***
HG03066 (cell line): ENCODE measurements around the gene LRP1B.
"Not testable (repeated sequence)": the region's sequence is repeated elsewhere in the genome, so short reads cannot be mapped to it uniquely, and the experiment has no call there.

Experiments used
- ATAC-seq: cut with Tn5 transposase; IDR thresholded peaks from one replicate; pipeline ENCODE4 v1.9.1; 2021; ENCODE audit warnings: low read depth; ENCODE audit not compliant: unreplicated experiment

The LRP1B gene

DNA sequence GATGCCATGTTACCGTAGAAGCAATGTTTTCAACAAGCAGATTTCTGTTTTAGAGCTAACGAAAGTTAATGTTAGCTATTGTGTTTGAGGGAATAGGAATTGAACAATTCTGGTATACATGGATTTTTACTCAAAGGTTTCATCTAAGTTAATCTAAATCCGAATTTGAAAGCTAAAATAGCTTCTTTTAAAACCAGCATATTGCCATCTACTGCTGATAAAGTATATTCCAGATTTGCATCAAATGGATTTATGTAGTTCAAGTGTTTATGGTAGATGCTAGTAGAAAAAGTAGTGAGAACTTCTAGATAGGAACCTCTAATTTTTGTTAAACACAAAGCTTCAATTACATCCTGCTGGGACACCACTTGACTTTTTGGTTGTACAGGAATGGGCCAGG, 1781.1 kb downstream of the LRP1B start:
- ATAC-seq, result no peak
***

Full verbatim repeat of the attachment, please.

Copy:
HG03066 (cell line): ENCODE measurements around the gene LRP1B.
"Not testable (repeated sequence)": the region's sequence is repeated elsewhere in the genome, so short reads cannot be mapped to it uniquely, and the experiment has no call there.

Experiments used
- ATAC-seq: cut with Tn5 transposase; IDR thresholded peaks from one replicate; pipeline ENCODE4 v1.9.1; 2021; ENCODE audit warnings: low read depth; ENCODE audit not compliant: unreplicated experiment

The LRP1B gene

DNA sequence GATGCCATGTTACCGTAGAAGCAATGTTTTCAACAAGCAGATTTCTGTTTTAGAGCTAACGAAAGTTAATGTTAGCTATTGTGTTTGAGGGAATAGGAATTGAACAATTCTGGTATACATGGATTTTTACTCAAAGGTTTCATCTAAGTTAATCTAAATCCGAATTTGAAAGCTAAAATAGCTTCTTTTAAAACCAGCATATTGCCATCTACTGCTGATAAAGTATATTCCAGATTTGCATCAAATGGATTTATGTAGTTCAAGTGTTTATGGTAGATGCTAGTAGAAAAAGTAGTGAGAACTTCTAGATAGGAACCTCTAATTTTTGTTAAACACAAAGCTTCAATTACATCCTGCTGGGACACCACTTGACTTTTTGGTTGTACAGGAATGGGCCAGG, 1781.1 kb downstream of the LRP1B start:
- ATAC-seq, result no peak